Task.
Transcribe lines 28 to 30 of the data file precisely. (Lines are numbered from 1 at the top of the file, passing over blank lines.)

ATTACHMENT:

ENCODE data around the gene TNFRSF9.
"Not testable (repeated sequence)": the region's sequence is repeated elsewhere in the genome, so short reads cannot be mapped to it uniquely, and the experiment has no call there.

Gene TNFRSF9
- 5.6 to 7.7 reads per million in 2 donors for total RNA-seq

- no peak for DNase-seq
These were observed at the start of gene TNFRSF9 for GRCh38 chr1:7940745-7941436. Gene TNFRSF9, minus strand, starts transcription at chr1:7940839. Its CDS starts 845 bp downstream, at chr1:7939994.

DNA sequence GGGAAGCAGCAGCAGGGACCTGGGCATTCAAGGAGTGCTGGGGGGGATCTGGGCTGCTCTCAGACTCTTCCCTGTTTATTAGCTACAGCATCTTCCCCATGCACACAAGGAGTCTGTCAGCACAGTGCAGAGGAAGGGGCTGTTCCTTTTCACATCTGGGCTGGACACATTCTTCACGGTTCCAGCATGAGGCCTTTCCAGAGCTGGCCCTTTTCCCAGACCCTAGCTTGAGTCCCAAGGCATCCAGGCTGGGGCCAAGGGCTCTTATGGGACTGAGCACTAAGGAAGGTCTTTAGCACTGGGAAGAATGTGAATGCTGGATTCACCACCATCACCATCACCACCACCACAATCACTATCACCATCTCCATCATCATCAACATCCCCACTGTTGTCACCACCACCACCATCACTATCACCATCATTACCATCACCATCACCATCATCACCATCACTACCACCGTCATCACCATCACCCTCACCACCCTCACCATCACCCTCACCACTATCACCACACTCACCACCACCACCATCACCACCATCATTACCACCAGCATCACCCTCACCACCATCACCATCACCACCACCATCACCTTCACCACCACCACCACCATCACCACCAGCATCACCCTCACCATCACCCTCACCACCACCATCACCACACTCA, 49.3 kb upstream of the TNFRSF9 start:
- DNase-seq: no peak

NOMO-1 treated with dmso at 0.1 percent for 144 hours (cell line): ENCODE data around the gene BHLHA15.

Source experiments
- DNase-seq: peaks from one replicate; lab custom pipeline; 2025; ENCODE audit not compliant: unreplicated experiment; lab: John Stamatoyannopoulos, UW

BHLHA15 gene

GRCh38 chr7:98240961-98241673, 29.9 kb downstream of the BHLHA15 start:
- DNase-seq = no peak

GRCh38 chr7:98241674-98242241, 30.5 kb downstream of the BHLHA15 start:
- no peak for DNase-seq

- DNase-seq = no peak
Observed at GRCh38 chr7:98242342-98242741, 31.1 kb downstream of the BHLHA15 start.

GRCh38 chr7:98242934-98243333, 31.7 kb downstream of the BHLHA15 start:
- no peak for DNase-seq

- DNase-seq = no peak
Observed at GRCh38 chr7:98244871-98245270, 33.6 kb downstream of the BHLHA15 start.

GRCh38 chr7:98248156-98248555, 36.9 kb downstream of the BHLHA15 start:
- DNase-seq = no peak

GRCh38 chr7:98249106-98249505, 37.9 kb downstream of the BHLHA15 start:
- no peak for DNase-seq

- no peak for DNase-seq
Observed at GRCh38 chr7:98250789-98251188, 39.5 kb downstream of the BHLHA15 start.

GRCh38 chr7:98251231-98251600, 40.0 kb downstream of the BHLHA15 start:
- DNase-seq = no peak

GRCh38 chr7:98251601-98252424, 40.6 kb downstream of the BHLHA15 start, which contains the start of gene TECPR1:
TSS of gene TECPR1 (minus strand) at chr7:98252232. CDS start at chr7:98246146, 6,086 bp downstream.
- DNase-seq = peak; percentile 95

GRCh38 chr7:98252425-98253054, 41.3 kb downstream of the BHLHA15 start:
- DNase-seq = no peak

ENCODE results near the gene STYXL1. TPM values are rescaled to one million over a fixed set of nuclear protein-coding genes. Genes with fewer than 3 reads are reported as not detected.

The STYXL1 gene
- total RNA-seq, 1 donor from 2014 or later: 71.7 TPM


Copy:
Observed at GRCh38 chr7:98250789-98251188, 39.5 kb downstream of the BHLHA15 start.

GRCh38 chr7:98251231-98251600, 40.0 kb downstream of the BHLHA15 start:
- DNase-seq = no peak